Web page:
New NBA sensation Jeremy Lin (林書豪) has sparked a war of words between Taiwan and China as the rivals seek to lay claim to being the New York Knicks player’s true ancestral homeland.
US-born Lin, whose parents are Taiwanese immigrants, has been hailed as “the glory of Taiwan” and inspired a feverish following in the nation after coming off the bench and powering the Knicks to a stunning run of triumphs this month.
His fans in Taiwan range from President Ma Ying-jeou (馬英九) to teenagers rushing to get a Lin haircut. The nation’s sports lottery has seen brisk sales as buyers place record bets on matches featuring him.
“It’s humbling, a privilege and an honor. I’m really proud of being Chinese, I’m really proud of my parents being from Taiwan,” Lin said in a recent interview.
However, there are also many across the Taiwan Strait who want to claim Lin as their own. His maternal grandmother is from China, and there are even outlandish calls for him to represent China in the upcoming Olympics.
“Lin is virtually a household name in China, like Yao Ming (姚明), and there is wave after wave of calls for him to join the Chinese basketball team in the London Olympics,” Xinhua news agency said.
Yao, China’s first global sporting icon, joined the Houston Rockets in 2002 as the first player from outside the US to be selected as the top NBA draft choice.
“Lin is making our China look good,” one message on China’s popular microblog Sina Weibo read.
“Lin is a legend in my family, even my mother who didn’t watch sports before now really likes him because he is Chinese and he can score,” another said.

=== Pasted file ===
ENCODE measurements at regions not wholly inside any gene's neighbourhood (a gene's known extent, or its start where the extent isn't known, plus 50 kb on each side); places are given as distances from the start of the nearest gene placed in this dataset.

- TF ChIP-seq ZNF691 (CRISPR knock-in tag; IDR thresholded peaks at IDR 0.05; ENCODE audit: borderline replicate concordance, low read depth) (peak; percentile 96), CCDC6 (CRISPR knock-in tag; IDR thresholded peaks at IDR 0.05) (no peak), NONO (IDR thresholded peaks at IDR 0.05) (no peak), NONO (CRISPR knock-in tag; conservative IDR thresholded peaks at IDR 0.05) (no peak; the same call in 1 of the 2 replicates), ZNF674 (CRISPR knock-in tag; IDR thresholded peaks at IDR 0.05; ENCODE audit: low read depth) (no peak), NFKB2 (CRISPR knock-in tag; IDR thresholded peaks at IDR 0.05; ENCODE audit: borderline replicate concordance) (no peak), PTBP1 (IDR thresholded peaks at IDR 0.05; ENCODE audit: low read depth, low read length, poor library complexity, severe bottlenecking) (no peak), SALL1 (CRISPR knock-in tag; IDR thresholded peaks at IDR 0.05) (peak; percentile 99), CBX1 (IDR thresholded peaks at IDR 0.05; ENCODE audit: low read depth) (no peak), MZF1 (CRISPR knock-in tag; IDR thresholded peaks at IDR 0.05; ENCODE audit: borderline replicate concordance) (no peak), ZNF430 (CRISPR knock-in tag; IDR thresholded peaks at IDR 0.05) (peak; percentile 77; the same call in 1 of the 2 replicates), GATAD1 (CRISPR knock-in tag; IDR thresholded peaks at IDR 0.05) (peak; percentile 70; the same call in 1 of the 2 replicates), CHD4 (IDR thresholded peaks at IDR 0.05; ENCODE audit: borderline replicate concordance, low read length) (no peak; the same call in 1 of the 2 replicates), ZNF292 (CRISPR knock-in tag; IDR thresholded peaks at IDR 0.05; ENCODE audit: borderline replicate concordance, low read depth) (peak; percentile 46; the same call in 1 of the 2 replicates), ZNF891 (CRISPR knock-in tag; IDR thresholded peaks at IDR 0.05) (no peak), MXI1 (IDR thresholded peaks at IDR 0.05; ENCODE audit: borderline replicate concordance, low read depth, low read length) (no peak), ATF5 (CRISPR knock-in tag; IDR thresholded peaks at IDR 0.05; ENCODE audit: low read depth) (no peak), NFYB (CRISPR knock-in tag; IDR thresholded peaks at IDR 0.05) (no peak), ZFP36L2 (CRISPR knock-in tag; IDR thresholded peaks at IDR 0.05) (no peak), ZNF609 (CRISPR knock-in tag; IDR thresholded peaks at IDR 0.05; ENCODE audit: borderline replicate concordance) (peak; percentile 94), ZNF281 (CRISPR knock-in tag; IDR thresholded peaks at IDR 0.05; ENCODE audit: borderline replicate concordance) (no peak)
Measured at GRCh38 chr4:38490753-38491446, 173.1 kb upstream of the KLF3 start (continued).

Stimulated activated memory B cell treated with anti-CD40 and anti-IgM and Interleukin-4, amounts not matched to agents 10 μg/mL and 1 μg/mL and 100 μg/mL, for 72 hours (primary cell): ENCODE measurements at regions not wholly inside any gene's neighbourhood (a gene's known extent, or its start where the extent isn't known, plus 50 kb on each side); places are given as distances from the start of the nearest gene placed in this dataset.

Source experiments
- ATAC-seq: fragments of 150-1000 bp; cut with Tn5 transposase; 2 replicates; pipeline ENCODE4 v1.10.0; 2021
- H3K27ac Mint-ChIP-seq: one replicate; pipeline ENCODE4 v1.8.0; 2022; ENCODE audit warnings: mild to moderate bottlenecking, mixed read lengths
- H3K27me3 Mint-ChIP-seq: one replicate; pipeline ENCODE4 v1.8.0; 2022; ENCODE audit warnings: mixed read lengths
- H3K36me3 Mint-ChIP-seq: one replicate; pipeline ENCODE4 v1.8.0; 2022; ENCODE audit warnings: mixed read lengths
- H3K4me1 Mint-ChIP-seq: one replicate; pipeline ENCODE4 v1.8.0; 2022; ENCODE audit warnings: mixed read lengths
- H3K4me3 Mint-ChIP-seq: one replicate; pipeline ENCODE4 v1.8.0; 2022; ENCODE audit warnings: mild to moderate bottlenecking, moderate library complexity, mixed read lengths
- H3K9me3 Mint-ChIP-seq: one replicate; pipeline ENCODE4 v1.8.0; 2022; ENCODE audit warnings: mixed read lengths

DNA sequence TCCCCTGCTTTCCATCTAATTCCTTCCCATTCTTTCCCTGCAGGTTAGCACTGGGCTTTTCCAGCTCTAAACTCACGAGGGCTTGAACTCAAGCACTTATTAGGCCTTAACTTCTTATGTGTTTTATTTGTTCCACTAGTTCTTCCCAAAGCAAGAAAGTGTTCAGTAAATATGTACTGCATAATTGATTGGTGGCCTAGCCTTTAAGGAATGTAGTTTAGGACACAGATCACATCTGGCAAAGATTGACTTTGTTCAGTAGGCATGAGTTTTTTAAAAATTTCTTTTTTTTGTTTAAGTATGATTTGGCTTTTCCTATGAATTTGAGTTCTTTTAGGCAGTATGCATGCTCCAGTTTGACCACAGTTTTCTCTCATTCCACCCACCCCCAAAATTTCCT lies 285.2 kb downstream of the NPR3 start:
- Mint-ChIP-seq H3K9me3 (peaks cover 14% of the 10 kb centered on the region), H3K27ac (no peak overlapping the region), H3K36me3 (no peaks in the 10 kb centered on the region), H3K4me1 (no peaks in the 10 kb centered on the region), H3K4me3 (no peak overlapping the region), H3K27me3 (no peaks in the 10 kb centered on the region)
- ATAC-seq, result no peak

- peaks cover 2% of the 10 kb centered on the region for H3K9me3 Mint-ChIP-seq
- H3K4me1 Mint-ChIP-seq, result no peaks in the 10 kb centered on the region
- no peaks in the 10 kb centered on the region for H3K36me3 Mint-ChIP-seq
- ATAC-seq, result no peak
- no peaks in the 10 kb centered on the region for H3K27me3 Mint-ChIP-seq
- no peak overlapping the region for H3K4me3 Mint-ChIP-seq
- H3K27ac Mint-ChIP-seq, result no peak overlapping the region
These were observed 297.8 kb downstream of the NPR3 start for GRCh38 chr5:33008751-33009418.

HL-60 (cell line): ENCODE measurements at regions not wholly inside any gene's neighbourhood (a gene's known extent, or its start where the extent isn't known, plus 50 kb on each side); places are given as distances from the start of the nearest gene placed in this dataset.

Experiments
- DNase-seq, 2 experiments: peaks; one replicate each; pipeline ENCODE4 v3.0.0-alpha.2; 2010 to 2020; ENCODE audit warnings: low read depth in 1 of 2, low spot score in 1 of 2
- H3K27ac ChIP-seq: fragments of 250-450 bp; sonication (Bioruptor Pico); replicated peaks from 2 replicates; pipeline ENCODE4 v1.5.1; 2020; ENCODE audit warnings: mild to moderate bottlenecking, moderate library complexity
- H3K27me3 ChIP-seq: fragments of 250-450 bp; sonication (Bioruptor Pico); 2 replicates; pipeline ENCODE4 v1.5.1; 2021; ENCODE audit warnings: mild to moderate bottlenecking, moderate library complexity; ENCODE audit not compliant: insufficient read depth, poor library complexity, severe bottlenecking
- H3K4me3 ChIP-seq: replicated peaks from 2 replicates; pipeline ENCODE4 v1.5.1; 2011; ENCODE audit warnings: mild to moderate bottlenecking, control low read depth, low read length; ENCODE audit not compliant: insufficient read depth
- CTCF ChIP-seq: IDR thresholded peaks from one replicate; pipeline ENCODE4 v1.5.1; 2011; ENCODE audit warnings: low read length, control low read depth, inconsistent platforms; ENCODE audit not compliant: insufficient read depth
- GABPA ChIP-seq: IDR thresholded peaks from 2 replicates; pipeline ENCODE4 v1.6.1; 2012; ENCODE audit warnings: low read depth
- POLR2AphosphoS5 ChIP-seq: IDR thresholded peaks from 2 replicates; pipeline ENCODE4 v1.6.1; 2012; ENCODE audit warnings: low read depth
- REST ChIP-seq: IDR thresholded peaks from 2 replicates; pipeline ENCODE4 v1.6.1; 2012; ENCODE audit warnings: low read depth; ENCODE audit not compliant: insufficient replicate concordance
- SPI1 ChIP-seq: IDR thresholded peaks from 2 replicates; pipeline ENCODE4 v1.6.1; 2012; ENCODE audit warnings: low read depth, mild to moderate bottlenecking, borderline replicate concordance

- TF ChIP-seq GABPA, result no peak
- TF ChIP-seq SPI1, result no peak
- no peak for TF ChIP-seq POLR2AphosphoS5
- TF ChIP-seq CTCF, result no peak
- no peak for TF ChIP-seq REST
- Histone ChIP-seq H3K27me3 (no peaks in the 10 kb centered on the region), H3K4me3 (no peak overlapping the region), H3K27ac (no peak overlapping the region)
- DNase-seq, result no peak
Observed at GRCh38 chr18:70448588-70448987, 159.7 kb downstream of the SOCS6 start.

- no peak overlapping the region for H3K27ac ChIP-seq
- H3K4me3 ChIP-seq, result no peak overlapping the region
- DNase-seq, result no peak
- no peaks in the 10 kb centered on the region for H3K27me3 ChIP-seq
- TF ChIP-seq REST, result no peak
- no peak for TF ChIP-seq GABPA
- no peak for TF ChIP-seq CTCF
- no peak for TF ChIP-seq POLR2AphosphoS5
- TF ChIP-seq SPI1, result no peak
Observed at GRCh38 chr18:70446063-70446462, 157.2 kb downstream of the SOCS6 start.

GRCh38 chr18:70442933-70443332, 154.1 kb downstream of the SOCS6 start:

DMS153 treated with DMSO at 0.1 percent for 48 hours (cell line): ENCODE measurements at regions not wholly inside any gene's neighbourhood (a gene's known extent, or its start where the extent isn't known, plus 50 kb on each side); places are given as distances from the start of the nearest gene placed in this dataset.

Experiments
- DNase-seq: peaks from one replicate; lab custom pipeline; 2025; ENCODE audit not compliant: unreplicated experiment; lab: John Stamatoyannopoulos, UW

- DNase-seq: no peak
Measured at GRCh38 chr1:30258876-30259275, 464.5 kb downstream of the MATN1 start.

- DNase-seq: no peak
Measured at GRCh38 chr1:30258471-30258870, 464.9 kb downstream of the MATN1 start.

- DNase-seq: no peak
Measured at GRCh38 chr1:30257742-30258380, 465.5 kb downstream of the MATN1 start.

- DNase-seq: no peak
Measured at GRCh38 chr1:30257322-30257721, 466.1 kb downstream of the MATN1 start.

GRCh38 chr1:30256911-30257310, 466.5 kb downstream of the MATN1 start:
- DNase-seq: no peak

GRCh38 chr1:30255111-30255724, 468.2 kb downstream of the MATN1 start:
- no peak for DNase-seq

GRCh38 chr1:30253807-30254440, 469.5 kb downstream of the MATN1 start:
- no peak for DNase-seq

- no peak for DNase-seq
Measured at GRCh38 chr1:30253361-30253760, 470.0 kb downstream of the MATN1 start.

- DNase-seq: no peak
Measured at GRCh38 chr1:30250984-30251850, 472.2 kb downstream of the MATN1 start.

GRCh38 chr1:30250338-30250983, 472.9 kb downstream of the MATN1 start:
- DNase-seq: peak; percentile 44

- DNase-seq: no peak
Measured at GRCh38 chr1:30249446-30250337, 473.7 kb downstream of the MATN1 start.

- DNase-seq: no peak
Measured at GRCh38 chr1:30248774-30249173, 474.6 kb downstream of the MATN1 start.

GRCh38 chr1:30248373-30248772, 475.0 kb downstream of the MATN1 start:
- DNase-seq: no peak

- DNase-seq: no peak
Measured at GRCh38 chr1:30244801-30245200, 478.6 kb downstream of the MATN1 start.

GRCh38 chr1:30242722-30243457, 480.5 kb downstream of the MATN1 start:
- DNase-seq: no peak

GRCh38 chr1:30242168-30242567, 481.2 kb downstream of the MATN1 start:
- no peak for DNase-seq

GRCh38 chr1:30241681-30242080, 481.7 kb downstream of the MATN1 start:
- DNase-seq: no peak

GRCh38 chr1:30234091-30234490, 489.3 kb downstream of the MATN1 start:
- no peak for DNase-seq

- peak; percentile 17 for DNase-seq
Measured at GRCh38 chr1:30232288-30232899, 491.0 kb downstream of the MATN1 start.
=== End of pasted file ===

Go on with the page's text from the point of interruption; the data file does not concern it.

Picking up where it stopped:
Xinhua, which said Lin’s ancestors hail from Zhejiang Province, said that he would have to renounce his US citizenship to play for China.
“How to turn the calls into reality would require the Chinese basketball association to make concrete efforts to attract talent and Lin to [show] determination and seize the opportunity,” Xinhua said.
However, Lin’s family in Taiwan begs to differ.
“He is Taiwanese, a true Taiwanese and some remarks [that he is not] are wrong,” Lin’s paternal grandmother Lin Chu A-muen told reporters in Taiwan.
His uncle, Lin Heng-cheng (林恆正), said: “We are very happy and very proud of him. He is Taiwanese and his grandmother and many relatives live in Taiwan. These are indisputable facts.”
“Since Lin’s grandma and uncle all stress that their whole family, including him, are Taiwanese, isn’t anyone who deliberately says he is not sick?” a message on the -Chinese-language United Daily News online forum said.
The Lin phenomenon taps into a deeper yearning among Taiwanese.
Taiwan has anxiously looked to talent with Taiwanese roots in the fields of sports, entertainment and arts to help boost its international profile. Oscar-winning film director Ang Lee (李安) and fashion designer Jason Wu (吳季剛), both born in Taiwan and based in the US, are also dubbed the “glory of Taiwan” for their professional achievements.
“The ‘Linsanity’ in Taiwan reflects Taiwan’s insecurity and lack of confidence due to its long-time isolation in the international community,” Chinese Culture University political analyst George Tsai (蔡瑋) said.
“Taiwan needs a hero and an icon and wants to think of Lin as one of us, to share in his pride and fame, but he is more American than Taiwanese and there is no need to label him,” Tsai said.
The mass-circulation Apple Daily newspaper said the public had every right to be proud of Lin’s Taiwanese ancestry and while it was “annoying” that China claimed him as its own, Chinese were also right to admire him.
However, it stressed: “We should not force him to identify himself as Taiwanese or Chinese, as his nationality is American and he is an American.”
And not everyone in China itself agrees with the attempts to adopt Lin as Chinese.
“I think Lin is an American and has nothing to do with China. It’s funny and ironic to claim that he is winning glory for China,” another message on Sina Weibo said.